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History Of Cannabis

Approximately 11,500 to 10,200 years ago, at the end of the Last Ice Age, stone-devoted people in Eastern Europe and Japan started using marijuana independently of each other. Other studies on the use of marijuana in history show a link between the increase in intercontinental trade in the Bronze Age about 5,000 years ago and the increase in the use of hemp in East Asia.

The Yamnaya people who lived in Eurasia, believed to be one of the four descendants of Europeans, began to spread eastward 5,000 years ago. It is believed that these people also hemp through Eurasia, and maybe even psychoactive properties of it. The pollen, berries and filaments of the cannabis plant are unearthed in archaeological excavations in Eurasia for many years.

Tengwen Long and Pavel Tarasov from Berlin’s Free University in Germany gathered this database of information about this archaeological excavation in order to reveal the currents and patterns of cannabis use.

The researchers say that it is usually thought that hemp is first used and probably domesticated in China or Central Asia, but the database also points to an alternative option.

The most recent studies included in the database suggest that the plant began to appear almost 11,500 to 10,200 years ago in archaeological records in Japan and Eastern Europe. Long “The hemp plant seems to have spread to a wide geographical area from 10,000 years ago, perhaps even earlier.”

Researchers suggest that on Eurasia land, different groups have begun to use this plant to fabricate their fibers, perhaps independently of each other, perhaps as a source of food or medicine, perhaps for psychoactive effects.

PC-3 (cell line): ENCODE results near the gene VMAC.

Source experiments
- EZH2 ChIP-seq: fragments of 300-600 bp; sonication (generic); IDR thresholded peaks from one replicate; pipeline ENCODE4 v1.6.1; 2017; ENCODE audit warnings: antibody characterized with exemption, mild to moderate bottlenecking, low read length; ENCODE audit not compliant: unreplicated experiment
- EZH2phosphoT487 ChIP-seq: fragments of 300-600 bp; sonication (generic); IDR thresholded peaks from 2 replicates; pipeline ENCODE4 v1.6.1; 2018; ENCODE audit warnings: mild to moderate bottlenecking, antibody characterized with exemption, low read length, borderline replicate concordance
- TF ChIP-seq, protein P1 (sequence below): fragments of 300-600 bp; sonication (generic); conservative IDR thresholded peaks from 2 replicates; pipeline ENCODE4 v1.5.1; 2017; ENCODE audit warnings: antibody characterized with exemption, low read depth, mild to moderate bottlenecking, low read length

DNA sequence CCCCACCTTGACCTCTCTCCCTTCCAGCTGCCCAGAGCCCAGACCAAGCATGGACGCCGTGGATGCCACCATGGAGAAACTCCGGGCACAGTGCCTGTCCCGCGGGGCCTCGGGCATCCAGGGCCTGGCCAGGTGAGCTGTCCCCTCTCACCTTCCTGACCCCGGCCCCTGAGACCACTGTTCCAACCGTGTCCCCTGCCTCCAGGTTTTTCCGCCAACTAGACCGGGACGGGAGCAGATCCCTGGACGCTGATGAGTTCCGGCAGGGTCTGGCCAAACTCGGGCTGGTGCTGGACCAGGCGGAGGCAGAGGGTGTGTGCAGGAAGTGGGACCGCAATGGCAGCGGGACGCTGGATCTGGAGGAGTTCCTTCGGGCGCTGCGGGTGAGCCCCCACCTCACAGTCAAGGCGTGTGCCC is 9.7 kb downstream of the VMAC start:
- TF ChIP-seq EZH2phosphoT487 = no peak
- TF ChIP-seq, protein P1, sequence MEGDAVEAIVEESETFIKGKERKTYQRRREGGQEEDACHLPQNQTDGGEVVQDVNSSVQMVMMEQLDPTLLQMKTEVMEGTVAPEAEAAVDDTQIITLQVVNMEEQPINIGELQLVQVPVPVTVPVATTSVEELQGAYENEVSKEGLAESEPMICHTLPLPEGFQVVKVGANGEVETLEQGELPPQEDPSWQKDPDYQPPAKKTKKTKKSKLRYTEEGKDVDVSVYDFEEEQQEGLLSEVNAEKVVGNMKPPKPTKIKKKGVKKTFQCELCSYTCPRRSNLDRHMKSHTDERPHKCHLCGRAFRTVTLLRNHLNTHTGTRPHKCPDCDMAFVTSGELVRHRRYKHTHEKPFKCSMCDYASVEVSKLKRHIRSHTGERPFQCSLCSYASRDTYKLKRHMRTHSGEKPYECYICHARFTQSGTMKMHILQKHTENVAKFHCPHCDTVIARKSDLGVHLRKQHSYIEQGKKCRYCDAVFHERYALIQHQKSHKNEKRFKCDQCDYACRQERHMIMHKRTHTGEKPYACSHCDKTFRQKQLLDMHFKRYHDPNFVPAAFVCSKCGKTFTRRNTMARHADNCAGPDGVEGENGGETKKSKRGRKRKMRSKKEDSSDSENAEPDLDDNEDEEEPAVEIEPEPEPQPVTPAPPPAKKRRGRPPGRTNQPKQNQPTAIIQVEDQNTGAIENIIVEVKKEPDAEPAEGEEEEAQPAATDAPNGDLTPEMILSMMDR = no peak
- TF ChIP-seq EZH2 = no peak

Increase in the Usage of Cannabis in the Bronze Age

But according to Tarasov and Long’s database, hemp has been used regularly by humans for millennia only in Western Eurasia. Long says that the early evidence of use in East Asia is very fragmented.

This seems to have changed about 5,000 years ago, at the beginning of the Bronze Age. In this period, the use of hemp in East Asia has become more intense. Tarasov and Long think that the timing of this increase is meaningful.

Until this time, nomadic shepherds on the Eurasian steplines had specialized in horseback riding. This allowed them to begin long-distance shuttles, and to establish inter-continental trade nets over the routes that would become Silk Road after a few millennia. This earlier Bronze Age Commercial Road has enabled the spread of a wide variety of methane, possibly hemp, between the west and the east.

Long says, “We need more evidence to test this hypothesis,” but says that the high value of hemp will make it an ideal clearinghouse product at this time. Other evidence shows that at the beginning of the Bronze Age people and products are in motion. Long, for example, says that the wheat, which started growing 10,000 years ago in the Middle East, is beginning to appear 5,000 years ago in China.

The ancient DNA studies published in the past few years confirm that one of the nomadic shepherd communities living on the stepladders, the Yamnaya, spread both east and west during this period.

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